Colour lithograph, 790 x 625 mm. Mounted on original cloth with maps series key printed on verso. Folded.
The finest contemporary map of the Çanakkale sector of the Gallipoli Campaign, the site of the dreaded "Narrows" of the Dardanelles where Allied naval forces made their ill-fated attempt to "force the straits" towards taking Istanbul. Drafted in Cairo under the direction of T. E. Lawrence at the Arab Bureau's Intelligence Office, based on a recently captured Ottoman map.
In the early days of World War I, the Entente sought to knock the Ottoman Empire out of the conflict by taking Constantinople, by way of the Dardanelles. The Gallipoli Campaign (17 February 1915 to 9 January 1916) involved a force of 490,000 British, Indian, Australian, New Zealander and French troops making various landings upon the Gallipoli Peninsula that strategically guarded the mouth of the Dardanelles. The 325,000 Ottoman defenders, backed by German forces, successfully repelled these raids in what was one of the most bloody military contests in world history.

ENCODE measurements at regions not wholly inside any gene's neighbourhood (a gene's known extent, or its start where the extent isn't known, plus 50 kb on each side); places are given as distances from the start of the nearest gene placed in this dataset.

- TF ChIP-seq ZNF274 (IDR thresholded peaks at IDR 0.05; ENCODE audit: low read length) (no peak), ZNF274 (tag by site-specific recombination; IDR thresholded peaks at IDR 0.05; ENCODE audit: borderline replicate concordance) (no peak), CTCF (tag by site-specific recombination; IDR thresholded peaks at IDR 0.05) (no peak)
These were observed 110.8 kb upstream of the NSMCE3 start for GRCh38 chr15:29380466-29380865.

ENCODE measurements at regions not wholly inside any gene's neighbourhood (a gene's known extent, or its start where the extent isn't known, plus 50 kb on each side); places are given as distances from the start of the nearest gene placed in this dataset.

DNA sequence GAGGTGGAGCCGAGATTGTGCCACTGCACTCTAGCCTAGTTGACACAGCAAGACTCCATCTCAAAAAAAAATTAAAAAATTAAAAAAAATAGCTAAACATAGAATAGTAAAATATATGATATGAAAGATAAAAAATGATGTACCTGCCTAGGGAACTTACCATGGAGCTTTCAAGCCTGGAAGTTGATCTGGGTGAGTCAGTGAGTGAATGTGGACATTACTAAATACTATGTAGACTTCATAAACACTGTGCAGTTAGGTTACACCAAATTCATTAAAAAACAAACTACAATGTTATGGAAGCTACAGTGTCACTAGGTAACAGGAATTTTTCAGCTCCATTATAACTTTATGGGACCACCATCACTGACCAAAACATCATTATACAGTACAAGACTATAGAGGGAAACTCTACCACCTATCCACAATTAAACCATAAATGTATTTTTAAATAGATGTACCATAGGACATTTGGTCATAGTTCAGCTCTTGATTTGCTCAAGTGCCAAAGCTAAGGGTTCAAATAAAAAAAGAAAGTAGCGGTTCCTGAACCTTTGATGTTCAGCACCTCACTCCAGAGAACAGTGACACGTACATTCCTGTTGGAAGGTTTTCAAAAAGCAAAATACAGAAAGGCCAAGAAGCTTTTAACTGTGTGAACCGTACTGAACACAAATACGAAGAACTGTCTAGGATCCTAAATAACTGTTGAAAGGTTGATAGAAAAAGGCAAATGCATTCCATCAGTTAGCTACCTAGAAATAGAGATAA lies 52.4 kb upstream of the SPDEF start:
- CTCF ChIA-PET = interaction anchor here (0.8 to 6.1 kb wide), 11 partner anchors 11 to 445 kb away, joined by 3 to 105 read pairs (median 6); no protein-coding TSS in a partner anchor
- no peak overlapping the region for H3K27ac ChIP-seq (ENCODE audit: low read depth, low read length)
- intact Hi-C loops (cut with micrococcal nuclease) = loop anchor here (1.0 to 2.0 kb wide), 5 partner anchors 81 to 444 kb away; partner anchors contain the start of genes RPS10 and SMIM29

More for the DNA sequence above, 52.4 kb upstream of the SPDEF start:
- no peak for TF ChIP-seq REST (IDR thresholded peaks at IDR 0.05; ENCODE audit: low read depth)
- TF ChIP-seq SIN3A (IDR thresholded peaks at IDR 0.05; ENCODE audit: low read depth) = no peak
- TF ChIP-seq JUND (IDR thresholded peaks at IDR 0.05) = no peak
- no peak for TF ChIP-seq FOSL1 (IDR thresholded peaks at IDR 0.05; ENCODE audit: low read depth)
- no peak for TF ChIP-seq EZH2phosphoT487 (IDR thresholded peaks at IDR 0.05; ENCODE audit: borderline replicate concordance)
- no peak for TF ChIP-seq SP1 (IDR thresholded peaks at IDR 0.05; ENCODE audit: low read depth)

From the outset, the Allies were hampered by a lack of accurate maps of the Gallipoli Peninsula and the adjacent Asian shore of the Dardanelles. They eventually succeeded in capturing a complete six-part set of excellent, newly published Ottoman surveys showing the battle theatre in its entirety. These maps were rushed to the map department of the Intelligence Office (later the famed "Arab Bureau") in Cairo, where they were translated, enlarged and improved by a team headed by Lieutenant T. E. Lawrence, later known as "Lawrence of Arabia". These maps were printed by the Survey Department, Egypt, as a series of six interconnecting maps, although each map was designed to act as a stand-alone work complete in and of itself (a geographic key to all six maps is present on the verso of the present map).
Overall clean and bright, with some very light staining to upper-left quadrant and some light wear at some fold vertices.